Contemporary history in the digital age. Luxembourg: Centre Virtuel de la Connaissance sur l'Europe, Université du Luxembourg, 15.10.2009-16.10.2009.
Reviewed by Frédéric Clavert
Published on H-Soz-u-Kult (April, 2010)
Contemporary history in the digital age
The aim of the ‘Contemporary history in the digital age’ symposium that took place in October 2009 in Luxembourg was to identify new elements which would provide contemporary historians with a better understanding of the digital tools and methods available to them, both at the present time and in the future. This issue was explored through two keynote addresses given by experienced digital humanities specialists — MARIN DACOS (Marseille/Paris), and GINO RONCAGLIA (Viterbo), an Italian philosopher who has been working in the field of new technologies for 20 years — along with contributions from participants selected by a committee of experts after the issuing of a call for contributions. Seven major themes emerged from the contributions and debates (we have partly based our report on the very detailed summary report by PATRICK PECCATTE (Paris), one of the participants in the conference <http://blog.tuquoque.com/post/2009/10/20/Compte-rendu-symposium-Histoire-Luxembourg> (13.04.2010). .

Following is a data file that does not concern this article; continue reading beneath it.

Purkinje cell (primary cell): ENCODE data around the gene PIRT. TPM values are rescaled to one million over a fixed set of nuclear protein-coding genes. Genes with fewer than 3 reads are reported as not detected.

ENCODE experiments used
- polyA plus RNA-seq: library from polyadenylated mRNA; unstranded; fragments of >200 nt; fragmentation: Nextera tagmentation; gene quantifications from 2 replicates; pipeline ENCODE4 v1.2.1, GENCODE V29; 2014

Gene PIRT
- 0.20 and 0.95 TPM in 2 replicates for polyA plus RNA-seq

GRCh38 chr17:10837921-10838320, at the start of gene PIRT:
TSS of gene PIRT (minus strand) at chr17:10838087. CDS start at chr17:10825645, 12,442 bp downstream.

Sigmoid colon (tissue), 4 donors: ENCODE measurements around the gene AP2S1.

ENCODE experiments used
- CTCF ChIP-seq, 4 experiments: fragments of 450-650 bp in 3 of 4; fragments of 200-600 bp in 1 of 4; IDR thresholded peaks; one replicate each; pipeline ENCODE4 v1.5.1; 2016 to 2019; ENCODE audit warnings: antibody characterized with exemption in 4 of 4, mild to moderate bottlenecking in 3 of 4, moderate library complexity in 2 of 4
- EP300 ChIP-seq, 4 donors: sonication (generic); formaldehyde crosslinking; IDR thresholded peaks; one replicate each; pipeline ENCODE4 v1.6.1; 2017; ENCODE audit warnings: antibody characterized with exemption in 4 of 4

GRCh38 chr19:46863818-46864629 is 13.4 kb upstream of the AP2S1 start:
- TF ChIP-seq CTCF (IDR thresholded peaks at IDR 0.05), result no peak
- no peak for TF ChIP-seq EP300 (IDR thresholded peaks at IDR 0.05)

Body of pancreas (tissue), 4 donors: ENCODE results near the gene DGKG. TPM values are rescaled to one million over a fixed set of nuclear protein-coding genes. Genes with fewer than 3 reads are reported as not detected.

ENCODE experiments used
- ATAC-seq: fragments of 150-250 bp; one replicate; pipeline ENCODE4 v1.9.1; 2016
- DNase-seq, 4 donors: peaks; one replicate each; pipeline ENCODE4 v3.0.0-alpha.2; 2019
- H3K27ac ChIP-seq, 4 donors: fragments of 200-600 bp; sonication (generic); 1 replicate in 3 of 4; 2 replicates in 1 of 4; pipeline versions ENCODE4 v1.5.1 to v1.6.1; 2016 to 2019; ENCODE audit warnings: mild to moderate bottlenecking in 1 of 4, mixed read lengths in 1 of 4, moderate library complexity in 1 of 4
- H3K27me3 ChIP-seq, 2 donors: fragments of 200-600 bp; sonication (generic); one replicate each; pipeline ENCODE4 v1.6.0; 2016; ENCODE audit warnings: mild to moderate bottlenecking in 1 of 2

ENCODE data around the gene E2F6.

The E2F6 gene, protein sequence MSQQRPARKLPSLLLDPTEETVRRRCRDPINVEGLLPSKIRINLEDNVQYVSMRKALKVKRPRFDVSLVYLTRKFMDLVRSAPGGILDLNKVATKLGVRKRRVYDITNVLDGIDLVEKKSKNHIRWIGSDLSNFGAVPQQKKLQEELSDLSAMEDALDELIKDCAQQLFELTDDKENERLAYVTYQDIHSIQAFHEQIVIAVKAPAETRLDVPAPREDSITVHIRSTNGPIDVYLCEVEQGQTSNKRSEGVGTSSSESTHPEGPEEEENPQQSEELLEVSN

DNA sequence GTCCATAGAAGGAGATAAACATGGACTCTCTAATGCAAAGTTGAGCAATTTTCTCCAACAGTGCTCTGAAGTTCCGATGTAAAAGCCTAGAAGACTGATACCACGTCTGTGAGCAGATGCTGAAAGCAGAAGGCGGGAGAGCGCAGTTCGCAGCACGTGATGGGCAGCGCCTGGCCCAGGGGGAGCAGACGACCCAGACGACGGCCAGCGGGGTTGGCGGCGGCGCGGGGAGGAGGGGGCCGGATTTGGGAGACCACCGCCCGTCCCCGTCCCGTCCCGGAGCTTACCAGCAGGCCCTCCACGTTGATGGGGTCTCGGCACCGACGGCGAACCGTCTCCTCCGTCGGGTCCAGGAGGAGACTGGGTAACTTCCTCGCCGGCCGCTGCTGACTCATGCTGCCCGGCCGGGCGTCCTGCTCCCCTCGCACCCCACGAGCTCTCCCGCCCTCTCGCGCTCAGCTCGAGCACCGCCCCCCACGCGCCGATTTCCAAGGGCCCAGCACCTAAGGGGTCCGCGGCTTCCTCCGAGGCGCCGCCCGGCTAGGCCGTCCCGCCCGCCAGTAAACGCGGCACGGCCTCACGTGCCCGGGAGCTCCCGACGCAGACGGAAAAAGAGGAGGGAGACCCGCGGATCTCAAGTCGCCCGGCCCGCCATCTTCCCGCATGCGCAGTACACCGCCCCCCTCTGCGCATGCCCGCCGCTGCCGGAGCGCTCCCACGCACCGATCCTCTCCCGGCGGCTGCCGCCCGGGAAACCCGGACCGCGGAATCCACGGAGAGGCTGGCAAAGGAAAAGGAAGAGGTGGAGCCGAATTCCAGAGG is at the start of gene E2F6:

Firstly, the field of Digital Humanities comprises a number of extremely varied initiatives, creating an ‘archipelago’, to coin the term used by Marin Dacos. ALAIN MICHEL and SHADIA KILOUCHI (Paris) demonstrated how the 3D reconstruction of a Renault plant can help provide a better understanding of the adoption of assembly line techniques in Europe. AURORE FRANCOIS (Louvain) offered a technical and methodological description of the online publication of data on Belgian magistrates as an aid to the work of legal experts and historians. GENARO OLIVEIRA (Auckland) emphasised the use of software, particularly graphics software, for teaching purposes. MARIE-PIERRE BESNARD (Caen) explained the benefits of information and communication techniques in connection with new trends in museography. GERBEN ZAAGSMA (London) described the web’s contribution to research on contemporary Jewish history. TITO MENZANI (Bologna) highlighted the lack of awareness of available online resources among researchers specialising in the study of the Italian cooperative movement. DAVID BODENHAMER (Indianapolis) emphasised the new educational and research implications of the spatialisation of history and the increasing use of geographic information systems. This wide diversity, both in terms of the subjects and techniques discussed, shows great potential but also raises the question of the interoperability of data (Marin Dacos). MILAGROS GARCIA PEREZ (A Coruña) and CRISTINA BLANCO SIO-LOPEZ (A Coruna/Luxembourg) nevertheless brought some elements of response to the challenge of the archipelago with the example of the Local Studies Library in A Coruña (BMEL), which, although it promotes local history through various digital techniques, is now focusing its attention on the creation of a pan-European portal for local studies of the complex construct known as ‘Europe’. The dynamism of this field also gives the impression that there is a growing gap between the digital practices of a minority of researchers and ‘traditional’ higher education, an idea which was raised by ENRICA SALVATORI (Pisa).